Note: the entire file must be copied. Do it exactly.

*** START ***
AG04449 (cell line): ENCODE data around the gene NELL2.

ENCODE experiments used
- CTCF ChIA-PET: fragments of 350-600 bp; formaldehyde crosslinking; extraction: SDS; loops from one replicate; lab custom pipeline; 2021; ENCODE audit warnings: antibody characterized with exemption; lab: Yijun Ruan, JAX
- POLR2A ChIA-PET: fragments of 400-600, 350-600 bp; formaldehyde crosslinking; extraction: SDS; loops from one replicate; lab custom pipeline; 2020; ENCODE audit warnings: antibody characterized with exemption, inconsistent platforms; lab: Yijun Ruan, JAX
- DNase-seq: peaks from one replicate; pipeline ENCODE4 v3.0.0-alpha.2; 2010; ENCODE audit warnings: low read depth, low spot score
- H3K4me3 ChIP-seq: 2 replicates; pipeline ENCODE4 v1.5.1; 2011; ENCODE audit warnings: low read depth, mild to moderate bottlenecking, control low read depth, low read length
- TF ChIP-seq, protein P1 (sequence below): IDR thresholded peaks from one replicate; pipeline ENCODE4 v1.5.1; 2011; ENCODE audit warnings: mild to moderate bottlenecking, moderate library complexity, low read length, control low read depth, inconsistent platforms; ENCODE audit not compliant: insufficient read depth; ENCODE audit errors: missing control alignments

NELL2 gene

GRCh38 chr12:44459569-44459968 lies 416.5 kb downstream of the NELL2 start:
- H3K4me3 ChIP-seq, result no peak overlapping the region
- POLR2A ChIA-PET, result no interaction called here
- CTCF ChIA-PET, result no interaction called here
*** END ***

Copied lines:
AG04449 (cell line): ENCODE data around the gene NELL2.

ENCODE experiments used
- CTCF ChIA-PET: fragments of 350-600 bp; formaldehyde crosslinking; extraction: SDS; loops from one replicate; lab custom pipeline; 2021; ENCODE audit warnings: antibody characterized with exemption; lab: Yijun Ruan, JAX
- POLR2A ChIA-PET: fragments of 400-600, 350-600 bp; formaldehyde crosslinking; extraction: SDS; loops from one replicate; lab custom pipeline; 2020; ENCODE audit warnings: antibody characterized with exemption, inconsistent platforms; lab: Yijun Ruan, JAX
- DNase-seq: peaks from one replicate; pipeline ENCODE4 v3.0.0-alpha.2; 2010; ENCODE audit warnings: low read depth, low spot score
- H3K4me3 ChIP-seq: 2 replicates; pipeline ENCODE4 v1.5.1; 2011; ENCODE audit warnings: low read depth, mild to moderate bottlenecking, control low read depth, low read length
- TF ChIP-seq, protein P1 (sequence below): IDR thresholded peaks from one replicate; pipeline ENCODE4 v1.5.1; 2011; ENCODE audit warnings: mild to moderate bottlenecking, moderate library complexity, low read length, control low read depth, inconsistent platforms; ENCODE audit not compliant: insufficient read depth; ENCODE audit errors: missing control alignments

NELL2 gene

GRCh38 chr12:44459569-44459968 lies 416.5 kb downstream of the NELL2 start:
- H3K4me3 ChIP-seq, result no peak overlapping the region
- POLR2A ChIA-PET, result no interaction called here
- CTCF ChIA-PET, result no interaction called here